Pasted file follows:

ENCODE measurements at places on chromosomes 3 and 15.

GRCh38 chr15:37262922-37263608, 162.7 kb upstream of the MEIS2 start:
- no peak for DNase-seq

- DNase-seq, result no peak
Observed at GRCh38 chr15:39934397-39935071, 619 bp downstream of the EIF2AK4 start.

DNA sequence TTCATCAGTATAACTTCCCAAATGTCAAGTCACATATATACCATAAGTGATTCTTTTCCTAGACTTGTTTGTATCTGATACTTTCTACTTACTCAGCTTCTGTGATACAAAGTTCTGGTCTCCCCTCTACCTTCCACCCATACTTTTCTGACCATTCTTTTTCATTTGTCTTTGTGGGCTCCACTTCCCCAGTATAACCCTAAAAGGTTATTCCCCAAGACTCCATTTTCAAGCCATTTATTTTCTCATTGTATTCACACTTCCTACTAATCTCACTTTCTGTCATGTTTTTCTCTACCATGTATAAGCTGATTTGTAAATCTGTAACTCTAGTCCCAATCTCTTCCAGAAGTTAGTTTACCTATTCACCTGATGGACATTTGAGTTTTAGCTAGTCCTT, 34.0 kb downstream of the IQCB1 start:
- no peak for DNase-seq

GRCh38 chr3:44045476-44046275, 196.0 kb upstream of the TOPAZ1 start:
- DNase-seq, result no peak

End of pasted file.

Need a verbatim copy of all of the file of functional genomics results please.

ENCODE measurements at places on chromosomes 3 and 15.

GRCh38 chr15:37262922-37263608, 162.7 kb upstream of the MEIS2 start:
- no peak for DNase-seq

- DNase-seq, result no peak
Observed at GRCh38 chr15:39934397-39935071, 619 bp downstream of the EIF2AK4 start.

DNA sequence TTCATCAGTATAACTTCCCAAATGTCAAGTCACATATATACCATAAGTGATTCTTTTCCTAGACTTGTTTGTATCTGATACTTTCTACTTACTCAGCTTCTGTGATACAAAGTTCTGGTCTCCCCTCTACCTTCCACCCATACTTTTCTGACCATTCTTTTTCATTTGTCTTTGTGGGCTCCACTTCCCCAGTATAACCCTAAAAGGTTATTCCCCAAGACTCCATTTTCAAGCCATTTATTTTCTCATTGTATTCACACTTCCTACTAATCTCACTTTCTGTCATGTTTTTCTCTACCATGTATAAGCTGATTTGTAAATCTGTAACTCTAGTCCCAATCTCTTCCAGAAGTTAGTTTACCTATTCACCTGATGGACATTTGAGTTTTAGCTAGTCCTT, 34.0 kb downstream of the IQCB1 start:
- no peak for DNase-seq

GRCh38 chr3:44045476-44046275, 196.0 kb upstream of the TOPAZ1 start:
- DNase-seq, result no peak